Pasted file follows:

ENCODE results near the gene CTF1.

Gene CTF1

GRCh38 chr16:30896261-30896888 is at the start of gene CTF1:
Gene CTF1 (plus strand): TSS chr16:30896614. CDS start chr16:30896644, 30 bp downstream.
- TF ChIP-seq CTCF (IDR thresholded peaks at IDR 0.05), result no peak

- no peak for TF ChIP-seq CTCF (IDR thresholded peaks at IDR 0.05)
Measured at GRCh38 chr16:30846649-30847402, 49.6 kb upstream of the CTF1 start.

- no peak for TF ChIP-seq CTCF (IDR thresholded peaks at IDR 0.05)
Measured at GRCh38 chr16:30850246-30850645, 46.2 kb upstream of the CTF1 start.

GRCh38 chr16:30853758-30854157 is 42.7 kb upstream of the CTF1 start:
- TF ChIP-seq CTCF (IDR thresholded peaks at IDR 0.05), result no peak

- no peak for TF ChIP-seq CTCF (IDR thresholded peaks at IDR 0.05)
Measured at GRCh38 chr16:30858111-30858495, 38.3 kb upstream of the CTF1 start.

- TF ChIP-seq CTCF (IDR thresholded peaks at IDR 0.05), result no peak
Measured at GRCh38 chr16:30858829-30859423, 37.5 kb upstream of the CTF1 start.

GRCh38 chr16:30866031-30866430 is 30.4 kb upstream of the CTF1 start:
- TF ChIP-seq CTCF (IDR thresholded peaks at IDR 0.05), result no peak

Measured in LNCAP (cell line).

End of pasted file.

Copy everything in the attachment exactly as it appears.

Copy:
ENCODE results near the gene CTF1.

Gene CTF1

GRCh38 chr16:30896261-30896888 is at the start of gene CTF1:
Gene CTF1 (plus strand): TSS chr16:30896614. CDS start chr16:30896644, 30 bp downstream.
- TF ChIP-seq CTCF (IDR thresholded peaks at IDR 0.05), result no peak

- no peak for TF ChIP-seq CTCF (IDR thresholded peaks at IDR 0.05)
Measured at GRCh38 chr16:30846649-30847402, 49.6 kb upstream of the CTF1 start.

- no peak for TF ChIP-seq CTCF (IDR thresholded peaks at IDR 0.05)
Measured at GRCh38 chr16:30850246-30850645, 46.2 kb upstream of the CTF1 start.

GRCh38 chr16:30853758-30854157 is 42.7 kb upstream of the CTF1 start:
- TF ChIP-seq CTCF (IDR thresholded peaks at IDR 0.05), result no peak

- no peak for TF ChIP-seq CTCF (IDR thresholded peaks at IDR 0.05)
Measured at GRCh38 chr16:30858111-30858495, 38.3 kb upstream of the CTF1 start.

- TF ChIP-seq CTCF (IDR thresholded peaks at IDR 0.05), result no peak
Measured at GRCh38 chr16:30858829-30859423, 37.5 kb upstream of the CTF1 start.

GRCh38 chr16:30866031-30866430 is 30.4 kb upstream of the CTF1 start:
- TF ChIP-seq CTCF (IDR thresholded peaks at IDR 0.05), result no peak

Measured in LNCAP (cell line).